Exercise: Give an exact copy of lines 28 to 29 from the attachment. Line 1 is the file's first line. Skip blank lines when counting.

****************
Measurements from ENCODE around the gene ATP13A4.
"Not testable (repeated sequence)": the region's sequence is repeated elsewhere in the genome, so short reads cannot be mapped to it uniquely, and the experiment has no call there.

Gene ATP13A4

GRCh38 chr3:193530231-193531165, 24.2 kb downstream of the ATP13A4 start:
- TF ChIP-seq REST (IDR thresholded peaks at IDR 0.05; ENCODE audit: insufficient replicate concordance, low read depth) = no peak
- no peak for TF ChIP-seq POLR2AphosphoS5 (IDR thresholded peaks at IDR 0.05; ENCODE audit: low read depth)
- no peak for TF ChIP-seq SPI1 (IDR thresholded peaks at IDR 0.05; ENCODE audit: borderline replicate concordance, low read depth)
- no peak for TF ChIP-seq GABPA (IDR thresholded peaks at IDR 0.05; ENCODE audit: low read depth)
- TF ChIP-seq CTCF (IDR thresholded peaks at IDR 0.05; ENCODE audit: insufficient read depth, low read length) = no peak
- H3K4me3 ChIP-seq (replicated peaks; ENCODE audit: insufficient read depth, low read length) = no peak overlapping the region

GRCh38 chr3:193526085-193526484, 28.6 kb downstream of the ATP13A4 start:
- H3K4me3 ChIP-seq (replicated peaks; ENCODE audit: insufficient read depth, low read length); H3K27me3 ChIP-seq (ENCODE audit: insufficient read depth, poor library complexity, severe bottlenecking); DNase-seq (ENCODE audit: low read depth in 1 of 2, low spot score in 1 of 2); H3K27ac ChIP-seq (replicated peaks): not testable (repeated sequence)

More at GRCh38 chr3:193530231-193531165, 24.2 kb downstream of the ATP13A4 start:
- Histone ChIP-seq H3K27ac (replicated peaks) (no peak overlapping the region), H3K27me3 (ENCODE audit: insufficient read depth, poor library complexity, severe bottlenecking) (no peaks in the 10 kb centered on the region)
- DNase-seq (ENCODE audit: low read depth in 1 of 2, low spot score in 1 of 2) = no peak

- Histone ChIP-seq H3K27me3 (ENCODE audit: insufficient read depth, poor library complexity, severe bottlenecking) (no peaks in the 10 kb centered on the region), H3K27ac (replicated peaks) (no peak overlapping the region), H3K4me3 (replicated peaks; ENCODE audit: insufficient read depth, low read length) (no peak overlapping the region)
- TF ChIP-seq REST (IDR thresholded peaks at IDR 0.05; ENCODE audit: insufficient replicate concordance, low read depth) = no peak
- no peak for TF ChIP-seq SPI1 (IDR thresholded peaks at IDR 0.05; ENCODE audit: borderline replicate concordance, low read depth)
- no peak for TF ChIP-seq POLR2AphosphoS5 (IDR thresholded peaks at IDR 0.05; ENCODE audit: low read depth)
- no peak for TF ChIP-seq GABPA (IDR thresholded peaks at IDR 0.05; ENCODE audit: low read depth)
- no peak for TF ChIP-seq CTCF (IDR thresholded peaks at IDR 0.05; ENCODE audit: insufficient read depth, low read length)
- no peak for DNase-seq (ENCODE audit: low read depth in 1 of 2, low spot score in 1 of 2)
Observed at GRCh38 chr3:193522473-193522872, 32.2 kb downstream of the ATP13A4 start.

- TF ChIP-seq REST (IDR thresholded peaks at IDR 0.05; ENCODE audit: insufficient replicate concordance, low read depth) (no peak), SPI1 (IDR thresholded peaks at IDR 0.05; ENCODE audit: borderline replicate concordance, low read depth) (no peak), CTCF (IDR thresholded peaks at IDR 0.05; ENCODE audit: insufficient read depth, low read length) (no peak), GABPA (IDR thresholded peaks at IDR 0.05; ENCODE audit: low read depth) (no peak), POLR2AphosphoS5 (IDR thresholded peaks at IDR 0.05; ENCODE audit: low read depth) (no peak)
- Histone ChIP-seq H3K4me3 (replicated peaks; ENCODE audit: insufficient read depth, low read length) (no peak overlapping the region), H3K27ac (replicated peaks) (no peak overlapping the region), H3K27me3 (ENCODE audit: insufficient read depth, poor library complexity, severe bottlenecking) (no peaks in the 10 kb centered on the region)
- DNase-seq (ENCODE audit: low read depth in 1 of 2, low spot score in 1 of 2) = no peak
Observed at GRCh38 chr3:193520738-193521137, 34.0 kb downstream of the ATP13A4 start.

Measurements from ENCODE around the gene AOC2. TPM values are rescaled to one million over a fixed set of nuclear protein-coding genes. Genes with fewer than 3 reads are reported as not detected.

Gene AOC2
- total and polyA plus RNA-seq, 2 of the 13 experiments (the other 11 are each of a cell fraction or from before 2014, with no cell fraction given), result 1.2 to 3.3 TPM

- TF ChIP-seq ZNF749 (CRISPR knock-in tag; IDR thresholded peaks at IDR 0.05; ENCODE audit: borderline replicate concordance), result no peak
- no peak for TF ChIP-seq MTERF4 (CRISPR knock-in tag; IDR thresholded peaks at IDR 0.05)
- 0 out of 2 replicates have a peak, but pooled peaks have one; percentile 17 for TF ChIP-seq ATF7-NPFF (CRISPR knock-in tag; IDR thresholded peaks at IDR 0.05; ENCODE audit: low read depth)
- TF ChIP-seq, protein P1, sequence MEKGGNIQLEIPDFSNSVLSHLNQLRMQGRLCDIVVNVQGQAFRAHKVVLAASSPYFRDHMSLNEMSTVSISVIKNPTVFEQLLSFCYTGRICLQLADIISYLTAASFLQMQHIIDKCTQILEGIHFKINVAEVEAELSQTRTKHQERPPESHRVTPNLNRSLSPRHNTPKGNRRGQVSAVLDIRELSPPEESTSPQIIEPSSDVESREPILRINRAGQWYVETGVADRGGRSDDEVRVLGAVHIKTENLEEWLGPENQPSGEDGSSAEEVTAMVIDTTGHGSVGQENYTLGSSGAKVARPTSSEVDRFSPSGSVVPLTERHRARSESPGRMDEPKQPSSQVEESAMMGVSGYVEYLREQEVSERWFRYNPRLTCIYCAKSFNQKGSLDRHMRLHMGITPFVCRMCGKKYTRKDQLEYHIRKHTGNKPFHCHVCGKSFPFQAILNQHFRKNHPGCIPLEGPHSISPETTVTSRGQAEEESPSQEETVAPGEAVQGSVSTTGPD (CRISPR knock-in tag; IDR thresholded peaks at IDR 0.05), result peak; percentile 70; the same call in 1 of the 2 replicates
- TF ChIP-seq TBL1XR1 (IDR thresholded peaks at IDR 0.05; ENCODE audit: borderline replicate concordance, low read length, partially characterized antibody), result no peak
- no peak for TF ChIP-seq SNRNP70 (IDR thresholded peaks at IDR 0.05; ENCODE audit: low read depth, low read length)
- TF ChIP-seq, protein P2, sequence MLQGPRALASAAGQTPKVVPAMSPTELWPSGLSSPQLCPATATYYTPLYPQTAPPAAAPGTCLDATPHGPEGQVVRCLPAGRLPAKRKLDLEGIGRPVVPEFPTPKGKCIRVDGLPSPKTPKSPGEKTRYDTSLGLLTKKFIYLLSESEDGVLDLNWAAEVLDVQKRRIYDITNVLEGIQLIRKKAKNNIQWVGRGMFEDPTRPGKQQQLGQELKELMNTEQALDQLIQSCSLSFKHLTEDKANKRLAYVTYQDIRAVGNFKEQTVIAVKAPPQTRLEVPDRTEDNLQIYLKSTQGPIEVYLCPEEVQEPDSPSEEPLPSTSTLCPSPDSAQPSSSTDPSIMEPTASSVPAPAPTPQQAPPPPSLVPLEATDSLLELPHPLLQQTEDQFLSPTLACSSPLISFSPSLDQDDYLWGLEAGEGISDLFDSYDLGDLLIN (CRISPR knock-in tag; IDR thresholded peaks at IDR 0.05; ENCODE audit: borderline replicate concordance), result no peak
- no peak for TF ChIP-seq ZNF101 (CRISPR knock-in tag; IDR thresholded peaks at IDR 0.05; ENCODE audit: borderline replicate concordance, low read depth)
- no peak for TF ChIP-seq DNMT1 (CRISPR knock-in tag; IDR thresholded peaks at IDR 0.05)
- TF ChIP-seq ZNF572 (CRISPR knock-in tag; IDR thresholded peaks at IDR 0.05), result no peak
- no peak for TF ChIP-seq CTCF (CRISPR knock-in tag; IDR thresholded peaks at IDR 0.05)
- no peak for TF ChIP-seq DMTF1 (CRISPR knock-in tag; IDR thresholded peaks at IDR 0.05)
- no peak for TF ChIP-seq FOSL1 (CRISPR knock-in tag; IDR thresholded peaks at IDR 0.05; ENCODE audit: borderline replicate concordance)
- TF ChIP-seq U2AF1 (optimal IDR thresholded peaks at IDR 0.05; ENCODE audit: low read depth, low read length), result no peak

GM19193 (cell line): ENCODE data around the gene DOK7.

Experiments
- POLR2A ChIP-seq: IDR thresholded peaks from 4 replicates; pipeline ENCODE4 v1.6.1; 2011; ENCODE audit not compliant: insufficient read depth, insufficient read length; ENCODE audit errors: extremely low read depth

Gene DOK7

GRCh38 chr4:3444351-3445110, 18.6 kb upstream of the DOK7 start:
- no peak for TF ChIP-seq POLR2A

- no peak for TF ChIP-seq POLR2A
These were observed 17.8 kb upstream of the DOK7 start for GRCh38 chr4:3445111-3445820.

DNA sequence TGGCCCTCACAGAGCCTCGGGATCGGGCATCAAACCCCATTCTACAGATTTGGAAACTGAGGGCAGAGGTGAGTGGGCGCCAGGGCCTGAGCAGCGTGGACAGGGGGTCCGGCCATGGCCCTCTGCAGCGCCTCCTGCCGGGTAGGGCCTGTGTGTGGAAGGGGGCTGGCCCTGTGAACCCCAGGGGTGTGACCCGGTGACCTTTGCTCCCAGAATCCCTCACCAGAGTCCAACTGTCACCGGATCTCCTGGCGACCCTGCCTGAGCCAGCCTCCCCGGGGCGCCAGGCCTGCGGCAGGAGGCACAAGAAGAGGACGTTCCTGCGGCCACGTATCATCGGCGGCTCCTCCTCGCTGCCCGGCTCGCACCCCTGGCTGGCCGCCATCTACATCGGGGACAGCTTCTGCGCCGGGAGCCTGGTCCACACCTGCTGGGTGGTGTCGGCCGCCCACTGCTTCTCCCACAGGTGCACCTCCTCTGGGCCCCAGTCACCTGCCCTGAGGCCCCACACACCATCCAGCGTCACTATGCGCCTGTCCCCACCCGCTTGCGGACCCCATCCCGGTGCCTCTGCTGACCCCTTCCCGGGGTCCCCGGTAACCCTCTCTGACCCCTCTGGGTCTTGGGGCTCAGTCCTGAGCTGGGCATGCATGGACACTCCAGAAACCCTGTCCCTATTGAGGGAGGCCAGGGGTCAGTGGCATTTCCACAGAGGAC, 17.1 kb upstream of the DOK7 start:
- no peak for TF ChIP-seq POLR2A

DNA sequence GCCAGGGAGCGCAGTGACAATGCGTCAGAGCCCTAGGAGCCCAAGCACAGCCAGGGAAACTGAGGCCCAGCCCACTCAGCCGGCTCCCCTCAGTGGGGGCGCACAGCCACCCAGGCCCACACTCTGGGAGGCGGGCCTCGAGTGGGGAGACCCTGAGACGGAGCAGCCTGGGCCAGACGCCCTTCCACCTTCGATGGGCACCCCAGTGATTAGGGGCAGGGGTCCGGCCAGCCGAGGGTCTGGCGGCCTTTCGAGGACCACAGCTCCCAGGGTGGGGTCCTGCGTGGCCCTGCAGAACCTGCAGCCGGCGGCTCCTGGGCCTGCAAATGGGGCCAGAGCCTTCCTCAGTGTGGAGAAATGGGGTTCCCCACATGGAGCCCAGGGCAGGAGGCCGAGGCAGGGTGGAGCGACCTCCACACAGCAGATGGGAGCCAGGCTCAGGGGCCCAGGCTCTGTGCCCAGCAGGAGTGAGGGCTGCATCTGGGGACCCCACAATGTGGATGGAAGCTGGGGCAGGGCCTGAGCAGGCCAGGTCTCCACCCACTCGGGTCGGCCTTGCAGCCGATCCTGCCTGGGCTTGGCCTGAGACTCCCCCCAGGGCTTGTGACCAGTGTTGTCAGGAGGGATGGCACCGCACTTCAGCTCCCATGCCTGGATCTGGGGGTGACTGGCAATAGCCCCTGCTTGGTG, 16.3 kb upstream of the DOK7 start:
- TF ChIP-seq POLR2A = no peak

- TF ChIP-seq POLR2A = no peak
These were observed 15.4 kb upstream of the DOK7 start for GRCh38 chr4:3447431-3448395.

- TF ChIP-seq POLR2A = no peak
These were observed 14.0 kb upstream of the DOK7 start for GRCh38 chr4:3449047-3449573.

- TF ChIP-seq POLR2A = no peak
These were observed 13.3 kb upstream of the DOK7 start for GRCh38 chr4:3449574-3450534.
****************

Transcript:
Measurements from ENCODE around the gene AOC2. TPM values are rescaled to one million over a fixed set of nuclear protein-coding genes. Genes with fewer than 3 reads are reported as not detected.

Gene AOC2